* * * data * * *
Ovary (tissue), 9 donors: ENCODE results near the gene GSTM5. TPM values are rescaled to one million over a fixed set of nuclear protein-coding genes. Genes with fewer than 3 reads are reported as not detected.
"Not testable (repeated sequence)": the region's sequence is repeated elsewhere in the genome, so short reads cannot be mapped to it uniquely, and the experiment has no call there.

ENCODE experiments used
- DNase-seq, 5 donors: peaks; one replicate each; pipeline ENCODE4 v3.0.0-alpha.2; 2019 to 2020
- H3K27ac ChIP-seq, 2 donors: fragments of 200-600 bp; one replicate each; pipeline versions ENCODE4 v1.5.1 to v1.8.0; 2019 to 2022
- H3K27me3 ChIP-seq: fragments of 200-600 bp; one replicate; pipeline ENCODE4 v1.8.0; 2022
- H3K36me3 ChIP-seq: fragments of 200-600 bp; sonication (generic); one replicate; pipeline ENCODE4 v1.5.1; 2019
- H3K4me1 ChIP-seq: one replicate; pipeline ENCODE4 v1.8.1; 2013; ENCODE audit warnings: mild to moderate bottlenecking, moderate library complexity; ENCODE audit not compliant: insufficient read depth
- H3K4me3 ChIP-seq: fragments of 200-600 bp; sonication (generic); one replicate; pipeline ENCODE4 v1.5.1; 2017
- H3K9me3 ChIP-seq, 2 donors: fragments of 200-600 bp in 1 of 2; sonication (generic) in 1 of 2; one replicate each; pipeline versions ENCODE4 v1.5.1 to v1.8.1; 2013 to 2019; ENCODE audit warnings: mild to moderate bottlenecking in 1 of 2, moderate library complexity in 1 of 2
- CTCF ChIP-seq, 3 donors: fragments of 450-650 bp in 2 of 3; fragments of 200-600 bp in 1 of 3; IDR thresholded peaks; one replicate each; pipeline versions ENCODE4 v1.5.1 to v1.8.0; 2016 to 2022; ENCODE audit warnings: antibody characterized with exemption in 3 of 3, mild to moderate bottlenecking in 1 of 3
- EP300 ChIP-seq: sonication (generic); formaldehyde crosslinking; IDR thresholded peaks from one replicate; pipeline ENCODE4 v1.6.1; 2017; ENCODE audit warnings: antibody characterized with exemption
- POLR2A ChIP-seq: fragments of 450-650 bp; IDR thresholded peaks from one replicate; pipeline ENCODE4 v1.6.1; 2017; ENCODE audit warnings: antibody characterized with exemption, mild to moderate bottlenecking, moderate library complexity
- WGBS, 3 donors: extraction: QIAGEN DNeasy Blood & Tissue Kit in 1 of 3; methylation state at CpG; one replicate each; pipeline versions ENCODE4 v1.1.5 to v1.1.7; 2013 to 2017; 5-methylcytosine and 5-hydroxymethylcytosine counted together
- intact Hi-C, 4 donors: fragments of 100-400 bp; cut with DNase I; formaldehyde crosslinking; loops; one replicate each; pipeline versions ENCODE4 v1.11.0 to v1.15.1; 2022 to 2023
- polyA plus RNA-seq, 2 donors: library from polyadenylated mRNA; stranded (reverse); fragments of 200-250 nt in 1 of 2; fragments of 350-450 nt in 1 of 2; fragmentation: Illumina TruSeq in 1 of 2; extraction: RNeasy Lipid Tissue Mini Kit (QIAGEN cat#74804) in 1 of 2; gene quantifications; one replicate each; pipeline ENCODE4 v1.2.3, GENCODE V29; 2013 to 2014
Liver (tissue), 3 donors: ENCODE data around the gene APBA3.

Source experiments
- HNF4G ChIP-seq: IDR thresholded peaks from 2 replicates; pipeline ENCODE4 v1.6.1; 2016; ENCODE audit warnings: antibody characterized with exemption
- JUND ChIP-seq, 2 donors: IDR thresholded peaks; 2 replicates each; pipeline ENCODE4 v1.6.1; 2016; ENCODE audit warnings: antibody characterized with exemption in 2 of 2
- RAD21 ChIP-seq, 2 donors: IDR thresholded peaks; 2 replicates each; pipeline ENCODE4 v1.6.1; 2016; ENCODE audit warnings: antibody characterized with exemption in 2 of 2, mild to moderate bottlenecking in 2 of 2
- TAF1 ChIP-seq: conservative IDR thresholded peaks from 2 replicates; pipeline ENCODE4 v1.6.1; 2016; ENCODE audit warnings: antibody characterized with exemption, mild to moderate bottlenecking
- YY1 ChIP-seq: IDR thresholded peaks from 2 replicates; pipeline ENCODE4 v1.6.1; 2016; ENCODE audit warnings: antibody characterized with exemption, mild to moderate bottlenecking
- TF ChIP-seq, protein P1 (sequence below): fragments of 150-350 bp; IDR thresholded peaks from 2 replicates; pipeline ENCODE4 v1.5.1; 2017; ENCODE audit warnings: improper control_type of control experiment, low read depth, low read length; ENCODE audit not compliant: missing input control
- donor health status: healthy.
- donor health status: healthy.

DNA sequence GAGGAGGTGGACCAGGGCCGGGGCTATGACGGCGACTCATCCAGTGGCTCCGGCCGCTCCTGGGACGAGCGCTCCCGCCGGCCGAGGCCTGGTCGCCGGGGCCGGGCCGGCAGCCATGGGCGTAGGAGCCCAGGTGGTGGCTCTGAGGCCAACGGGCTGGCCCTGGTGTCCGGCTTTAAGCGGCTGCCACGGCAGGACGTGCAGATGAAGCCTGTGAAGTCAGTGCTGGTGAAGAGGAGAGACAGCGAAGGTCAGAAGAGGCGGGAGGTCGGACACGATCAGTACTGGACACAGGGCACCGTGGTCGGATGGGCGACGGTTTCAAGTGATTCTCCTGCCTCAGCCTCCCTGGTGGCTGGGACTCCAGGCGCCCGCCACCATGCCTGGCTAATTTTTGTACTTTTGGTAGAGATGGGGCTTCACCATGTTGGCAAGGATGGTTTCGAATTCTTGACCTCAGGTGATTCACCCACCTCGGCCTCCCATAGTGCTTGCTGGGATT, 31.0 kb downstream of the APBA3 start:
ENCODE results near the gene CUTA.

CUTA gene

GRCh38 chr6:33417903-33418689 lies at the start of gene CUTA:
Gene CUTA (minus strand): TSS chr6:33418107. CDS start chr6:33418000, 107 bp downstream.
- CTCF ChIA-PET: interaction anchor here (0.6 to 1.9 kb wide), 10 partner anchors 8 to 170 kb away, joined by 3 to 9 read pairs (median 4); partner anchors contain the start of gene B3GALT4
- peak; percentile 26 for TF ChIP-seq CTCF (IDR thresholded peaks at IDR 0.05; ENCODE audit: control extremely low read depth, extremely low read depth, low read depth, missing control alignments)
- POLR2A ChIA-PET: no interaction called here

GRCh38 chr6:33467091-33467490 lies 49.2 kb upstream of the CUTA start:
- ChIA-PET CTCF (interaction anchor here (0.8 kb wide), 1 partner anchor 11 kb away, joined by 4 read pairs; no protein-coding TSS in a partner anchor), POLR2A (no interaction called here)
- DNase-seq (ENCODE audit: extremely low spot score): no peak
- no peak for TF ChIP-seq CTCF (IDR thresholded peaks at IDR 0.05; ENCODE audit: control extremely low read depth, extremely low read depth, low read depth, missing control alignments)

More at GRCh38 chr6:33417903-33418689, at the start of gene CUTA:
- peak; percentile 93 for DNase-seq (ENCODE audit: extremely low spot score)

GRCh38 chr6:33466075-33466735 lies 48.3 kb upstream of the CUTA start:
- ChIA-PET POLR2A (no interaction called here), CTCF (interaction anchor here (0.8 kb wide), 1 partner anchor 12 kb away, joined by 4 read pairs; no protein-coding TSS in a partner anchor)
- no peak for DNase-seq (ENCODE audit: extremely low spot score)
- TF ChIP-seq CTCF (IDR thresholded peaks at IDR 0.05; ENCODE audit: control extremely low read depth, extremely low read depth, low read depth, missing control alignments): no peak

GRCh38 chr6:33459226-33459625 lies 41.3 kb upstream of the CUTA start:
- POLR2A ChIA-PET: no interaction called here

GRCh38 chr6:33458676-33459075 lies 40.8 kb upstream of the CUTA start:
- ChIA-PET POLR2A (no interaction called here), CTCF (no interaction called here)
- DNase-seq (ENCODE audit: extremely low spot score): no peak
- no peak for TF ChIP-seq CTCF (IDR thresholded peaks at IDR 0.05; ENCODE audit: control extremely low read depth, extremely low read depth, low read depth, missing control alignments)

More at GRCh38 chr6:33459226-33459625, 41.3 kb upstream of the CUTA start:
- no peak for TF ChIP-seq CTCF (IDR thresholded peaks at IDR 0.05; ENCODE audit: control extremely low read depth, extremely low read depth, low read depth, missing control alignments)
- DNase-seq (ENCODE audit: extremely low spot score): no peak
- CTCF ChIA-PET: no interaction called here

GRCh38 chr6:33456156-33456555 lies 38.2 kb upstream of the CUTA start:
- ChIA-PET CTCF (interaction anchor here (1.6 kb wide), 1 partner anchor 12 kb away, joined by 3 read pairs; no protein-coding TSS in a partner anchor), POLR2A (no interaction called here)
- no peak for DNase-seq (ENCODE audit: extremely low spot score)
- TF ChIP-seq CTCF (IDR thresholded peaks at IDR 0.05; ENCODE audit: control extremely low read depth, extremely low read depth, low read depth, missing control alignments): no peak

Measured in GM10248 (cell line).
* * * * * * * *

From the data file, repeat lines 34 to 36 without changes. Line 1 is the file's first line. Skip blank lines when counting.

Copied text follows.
- POLR2A ChIA-PET: no interaction called here

GRCh38 chr6:33467091-33467490 lies 49.2 kb upstream of the CUTA start:
- ChIA-PET CTCF (interaction anchor here (0.8 kb wide), 1 partner anchor 11 kb away, joined by 4 read pairs; no protein-coding TSS in a partner anchor), POLR2A (no interaction called here)